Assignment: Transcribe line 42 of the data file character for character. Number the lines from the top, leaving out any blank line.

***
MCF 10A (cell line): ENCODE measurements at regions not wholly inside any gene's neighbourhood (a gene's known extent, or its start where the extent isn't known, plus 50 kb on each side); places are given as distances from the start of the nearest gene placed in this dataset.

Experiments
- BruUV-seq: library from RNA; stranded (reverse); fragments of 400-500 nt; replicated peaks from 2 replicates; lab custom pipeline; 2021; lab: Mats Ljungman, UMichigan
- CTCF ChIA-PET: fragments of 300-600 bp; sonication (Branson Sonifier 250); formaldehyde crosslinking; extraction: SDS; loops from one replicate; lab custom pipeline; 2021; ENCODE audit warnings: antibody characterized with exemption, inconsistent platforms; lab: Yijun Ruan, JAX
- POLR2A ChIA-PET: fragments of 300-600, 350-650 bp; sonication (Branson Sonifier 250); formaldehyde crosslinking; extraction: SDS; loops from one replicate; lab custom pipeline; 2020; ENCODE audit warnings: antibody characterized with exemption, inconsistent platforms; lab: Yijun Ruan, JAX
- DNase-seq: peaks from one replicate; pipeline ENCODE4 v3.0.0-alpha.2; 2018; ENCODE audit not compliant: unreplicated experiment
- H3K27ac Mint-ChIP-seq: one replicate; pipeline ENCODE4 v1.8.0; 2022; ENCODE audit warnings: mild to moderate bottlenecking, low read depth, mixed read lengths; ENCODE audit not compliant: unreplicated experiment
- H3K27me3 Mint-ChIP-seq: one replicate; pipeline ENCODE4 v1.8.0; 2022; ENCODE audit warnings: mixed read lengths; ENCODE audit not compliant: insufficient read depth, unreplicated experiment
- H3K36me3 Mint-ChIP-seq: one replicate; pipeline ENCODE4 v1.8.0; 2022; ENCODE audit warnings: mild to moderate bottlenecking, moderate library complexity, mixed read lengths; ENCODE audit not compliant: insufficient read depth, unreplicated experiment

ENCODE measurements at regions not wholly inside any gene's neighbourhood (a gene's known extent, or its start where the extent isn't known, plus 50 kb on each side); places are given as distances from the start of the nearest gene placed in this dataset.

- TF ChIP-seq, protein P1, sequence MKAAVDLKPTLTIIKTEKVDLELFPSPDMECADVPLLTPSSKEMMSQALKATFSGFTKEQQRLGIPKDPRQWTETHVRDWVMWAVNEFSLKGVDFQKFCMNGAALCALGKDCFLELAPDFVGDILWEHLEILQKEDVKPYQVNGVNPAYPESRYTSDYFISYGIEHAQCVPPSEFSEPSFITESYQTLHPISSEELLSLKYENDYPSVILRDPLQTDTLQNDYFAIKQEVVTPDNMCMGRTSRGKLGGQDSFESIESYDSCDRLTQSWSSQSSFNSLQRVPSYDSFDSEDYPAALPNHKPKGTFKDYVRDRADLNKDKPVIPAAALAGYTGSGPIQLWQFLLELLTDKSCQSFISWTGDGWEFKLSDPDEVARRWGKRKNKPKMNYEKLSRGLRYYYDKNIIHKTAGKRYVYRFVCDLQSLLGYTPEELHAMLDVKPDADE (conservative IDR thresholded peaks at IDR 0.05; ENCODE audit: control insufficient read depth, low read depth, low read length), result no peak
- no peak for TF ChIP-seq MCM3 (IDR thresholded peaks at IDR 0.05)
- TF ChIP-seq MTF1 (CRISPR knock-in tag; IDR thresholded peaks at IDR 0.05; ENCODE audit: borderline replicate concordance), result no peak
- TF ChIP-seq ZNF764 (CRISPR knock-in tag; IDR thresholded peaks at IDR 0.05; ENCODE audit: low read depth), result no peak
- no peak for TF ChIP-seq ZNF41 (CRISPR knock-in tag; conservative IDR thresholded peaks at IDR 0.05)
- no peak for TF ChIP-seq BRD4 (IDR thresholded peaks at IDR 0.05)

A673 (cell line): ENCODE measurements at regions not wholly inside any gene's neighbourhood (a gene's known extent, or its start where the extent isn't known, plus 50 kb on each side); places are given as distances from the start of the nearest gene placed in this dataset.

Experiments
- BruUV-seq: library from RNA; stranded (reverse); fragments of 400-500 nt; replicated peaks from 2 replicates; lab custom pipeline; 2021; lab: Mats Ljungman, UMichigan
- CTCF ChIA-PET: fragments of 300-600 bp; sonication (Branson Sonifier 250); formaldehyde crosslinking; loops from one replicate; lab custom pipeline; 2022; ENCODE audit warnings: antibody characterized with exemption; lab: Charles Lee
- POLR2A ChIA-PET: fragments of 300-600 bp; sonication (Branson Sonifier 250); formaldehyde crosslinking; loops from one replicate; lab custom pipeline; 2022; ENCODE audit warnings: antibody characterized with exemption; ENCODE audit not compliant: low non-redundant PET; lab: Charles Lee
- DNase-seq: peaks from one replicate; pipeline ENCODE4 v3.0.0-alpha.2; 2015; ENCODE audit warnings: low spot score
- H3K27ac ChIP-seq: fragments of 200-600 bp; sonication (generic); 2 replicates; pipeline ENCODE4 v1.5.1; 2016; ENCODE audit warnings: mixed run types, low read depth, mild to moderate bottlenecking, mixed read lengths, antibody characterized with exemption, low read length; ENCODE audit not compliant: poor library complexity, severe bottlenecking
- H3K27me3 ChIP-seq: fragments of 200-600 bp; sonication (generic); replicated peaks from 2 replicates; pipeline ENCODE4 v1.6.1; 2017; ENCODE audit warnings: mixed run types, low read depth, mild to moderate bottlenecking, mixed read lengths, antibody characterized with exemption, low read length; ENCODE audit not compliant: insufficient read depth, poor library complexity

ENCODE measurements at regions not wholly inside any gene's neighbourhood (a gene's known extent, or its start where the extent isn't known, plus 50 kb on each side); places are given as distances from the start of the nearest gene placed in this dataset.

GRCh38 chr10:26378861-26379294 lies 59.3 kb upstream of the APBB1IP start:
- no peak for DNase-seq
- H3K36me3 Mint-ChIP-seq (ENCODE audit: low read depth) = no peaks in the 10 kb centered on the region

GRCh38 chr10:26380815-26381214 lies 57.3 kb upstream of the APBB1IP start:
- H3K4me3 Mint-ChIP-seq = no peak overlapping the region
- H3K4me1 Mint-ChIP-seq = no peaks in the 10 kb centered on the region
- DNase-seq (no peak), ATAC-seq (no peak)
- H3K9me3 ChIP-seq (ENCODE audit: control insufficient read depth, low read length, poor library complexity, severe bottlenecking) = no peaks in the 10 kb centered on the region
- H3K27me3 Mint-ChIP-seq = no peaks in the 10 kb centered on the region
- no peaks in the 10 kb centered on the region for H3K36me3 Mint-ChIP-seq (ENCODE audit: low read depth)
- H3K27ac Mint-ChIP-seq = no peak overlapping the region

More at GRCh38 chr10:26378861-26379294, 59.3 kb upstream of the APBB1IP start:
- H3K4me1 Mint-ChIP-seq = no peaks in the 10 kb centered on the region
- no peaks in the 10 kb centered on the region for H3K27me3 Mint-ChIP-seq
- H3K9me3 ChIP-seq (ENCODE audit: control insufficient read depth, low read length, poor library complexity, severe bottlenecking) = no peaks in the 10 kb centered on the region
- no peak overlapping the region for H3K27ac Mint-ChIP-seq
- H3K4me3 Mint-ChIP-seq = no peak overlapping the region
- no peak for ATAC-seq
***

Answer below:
- H3K4me3 Mint-ChIP-seq = no peak overlapping the region